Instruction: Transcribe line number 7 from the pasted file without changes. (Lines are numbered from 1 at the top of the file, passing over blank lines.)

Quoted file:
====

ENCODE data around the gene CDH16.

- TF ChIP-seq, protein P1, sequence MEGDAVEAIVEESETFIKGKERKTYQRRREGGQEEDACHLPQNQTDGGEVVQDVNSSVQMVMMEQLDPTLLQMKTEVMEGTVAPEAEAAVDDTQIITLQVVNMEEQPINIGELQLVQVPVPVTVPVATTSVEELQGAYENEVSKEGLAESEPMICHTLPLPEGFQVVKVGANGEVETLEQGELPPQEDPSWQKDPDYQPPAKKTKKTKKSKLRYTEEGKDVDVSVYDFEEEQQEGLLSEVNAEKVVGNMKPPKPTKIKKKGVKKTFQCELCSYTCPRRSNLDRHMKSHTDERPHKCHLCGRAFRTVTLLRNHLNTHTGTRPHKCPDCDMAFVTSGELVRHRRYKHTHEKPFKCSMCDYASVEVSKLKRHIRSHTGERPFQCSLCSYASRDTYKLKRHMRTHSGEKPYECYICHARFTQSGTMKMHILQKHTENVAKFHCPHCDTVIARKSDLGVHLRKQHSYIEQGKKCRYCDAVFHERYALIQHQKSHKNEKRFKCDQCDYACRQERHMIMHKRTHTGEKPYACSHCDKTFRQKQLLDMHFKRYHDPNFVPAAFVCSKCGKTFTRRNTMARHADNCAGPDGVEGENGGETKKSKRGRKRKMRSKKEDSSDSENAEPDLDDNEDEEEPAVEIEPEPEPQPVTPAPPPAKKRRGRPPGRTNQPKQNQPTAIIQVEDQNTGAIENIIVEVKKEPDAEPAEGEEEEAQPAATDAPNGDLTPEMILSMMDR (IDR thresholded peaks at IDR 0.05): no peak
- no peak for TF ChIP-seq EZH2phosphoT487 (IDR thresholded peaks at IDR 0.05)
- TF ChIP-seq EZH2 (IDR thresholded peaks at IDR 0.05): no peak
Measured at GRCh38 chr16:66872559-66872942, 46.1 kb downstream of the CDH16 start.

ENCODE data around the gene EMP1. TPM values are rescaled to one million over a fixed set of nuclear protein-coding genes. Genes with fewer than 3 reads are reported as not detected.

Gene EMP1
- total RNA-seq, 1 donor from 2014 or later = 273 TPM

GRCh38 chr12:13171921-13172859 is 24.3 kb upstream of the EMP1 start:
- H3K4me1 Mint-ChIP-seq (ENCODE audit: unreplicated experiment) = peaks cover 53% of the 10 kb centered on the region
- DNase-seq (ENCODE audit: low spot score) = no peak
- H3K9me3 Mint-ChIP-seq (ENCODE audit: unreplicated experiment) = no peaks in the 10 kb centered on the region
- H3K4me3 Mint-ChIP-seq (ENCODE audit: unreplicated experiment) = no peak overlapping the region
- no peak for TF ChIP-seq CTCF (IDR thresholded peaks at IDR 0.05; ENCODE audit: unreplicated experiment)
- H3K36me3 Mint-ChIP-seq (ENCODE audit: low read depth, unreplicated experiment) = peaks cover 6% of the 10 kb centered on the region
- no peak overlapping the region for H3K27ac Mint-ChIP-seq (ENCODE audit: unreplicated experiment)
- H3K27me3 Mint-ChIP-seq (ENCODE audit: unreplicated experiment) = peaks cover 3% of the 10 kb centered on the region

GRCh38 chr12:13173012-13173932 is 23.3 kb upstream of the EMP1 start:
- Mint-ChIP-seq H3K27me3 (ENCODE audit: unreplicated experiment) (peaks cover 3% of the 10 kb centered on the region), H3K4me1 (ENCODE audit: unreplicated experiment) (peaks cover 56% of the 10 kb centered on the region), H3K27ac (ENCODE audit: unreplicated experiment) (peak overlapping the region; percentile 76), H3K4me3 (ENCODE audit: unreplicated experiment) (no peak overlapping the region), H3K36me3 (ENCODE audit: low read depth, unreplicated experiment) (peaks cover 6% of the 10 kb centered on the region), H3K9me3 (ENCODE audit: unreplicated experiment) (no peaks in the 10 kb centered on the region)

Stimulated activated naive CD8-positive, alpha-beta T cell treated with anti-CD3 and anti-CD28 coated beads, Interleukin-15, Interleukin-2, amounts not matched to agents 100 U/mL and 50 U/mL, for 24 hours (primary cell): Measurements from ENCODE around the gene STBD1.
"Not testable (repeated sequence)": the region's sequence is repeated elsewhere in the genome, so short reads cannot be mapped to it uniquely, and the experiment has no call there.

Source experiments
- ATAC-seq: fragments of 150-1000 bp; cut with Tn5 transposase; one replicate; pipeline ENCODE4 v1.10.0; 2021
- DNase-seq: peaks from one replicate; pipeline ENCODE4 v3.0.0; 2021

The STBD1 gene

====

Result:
Gene EMP1